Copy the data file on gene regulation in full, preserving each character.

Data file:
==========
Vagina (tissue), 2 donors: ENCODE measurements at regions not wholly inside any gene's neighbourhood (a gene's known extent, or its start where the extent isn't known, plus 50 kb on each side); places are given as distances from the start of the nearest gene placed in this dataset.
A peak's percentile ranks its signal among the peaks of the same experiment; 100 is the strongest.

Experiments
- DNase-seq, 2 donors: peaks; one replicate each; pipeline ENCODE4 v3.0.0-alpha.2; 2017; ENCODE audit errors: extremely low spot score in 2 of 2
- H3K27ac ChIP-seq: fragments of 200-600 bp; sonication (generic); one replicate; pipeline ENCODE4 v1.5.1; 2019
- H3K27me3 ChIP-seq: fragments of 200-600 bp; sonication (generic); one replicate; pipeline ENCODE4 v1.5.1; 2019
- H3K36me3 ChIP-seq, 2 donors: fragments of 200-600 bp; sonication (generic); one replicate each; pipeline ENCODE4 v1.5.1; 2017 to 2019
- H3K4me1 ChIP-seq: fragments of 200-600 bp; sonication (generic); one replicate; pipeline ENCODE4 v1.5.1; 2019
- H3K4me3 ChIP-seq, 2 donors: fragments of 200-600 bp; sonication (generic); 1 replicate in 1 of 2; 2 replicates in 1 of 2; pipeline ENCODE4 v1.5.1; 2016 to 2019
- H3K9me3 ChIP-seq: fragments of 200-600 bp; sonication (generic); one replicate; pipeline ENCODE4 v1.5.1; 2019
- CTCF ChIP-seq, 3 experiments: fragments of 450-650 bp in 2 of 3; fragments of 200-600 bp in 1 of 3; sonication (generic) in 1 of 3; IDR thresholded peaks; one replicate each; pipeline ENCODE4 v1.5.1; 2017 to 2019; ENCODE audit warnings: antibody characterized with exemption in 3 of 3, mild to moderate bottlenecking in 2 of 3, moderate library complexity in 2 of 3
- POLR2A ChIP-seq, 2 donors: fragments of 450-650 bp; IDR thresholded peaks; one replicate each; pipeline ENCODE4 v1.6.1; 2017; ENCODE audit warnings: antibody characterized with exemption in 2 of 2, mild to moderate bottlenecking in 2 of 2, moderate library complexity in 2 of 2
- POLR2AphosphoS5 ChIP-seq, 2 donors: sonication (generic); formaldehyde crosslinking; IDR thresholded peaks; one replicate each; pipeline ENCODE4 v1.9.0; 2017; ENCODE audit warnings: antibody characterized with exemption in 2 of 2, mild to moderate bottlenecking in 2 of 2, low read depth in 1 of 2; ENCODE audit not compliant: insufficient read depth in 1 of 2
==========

Vagina (tissue), 2 donors: ENCODE measurements at regions not wholly inside any gene's neighbourhood (a gene's known extent, or its start where the extent isn't known, plus 50 kb on each side); places are given as distances from the start of the nearest gene placed in this dataset.
A peak's percentile ranks its signal among the peaks of the same experiment; 100 is the strongest.

Experiments
- DNase-seq, 2 donors: peaks; one replicate each; pipeline ENCODE4 v3.0.0-alpha.2; 2017; ENCODE audit errors: extremely low spot score in 2 of 2
- H3K27ac ChIP-seq: fragments of 200-600 bp; sonication (generic); one replicate; pipeline ENCODE4 v1.5.1; 2019
- H3K27me3 ChIP-seq: fragments of 200-600 bp; sonication (generic); one replicate; pipeline ENCODE4 v1.5.1; 2019
- H3K36me3 ChIP-seq, 2 donors: fragments of 200-600 bp; sonication (generic); one replicate each; pipeline ENCODE4 v1.5.1; 2017 to 2019
- H3K4me1 ChIP-seq: fragments of 200-600 bp; sonication (generic); one replicate; pipeline ENCODE4 v1.5.1; 2019
- H3K4me3 ChIP-seq, 2 donors: fragments of 200-600 bp; sonication (generic); 1 replicate in 1 of 2; 2 replicates in 1 of 2; pipeline ENCODE4 v1.5.1; 2016 to 2019
- H3K9me3 ChIP-seq: fragments of 200-600 bp; sonication (generic); one replicate; pipeline ENCODE4 v1.5.1; 2019
- CTCF ChIP-seq, 3 experiments: fragments of 450-650 bp in 2 of 3; fragments of 200-600 bp in 1 of 3; sonication (generic) in 1 of 3; IDR thresholded peaks; one replicate each; pipeline ENCODE4 v1.5.1; 2017 to 2019; ENCODE audit warnings: antibody characterized with exemption in 3 of 3, mild to moderate bottlenecking in 2 of 3, moderate library complexity in 2 of 3
- POLR2A ChIP-seq, 2 donors: fragments of 450-650 bp; IDR thresholded peaks; one replicate each; pipeline ENCODE4 v1.6.1; 2017; ENCODE audit warnings: antibody characterized with exemption in 2 of 2, mild to moderate bottlenecking in 2 of 2, moderate library complexity in 2 of 2
- POLR2AphosphoS5 ChIP-seq, 2 donors: sonication (generic); formaldehyde crosslinking; IDR thresholded peaks; one replicate each; pipeline ENCODE4 v1.9.0; 2017; ENCODE audit warnings: antibody characterized with exemption in 2 of 2, mild to moderate bottlenecking in 2 of 2, low read depth in 1 of 2; ENCODE audit not compliant: insufficient read depth in 1 of 2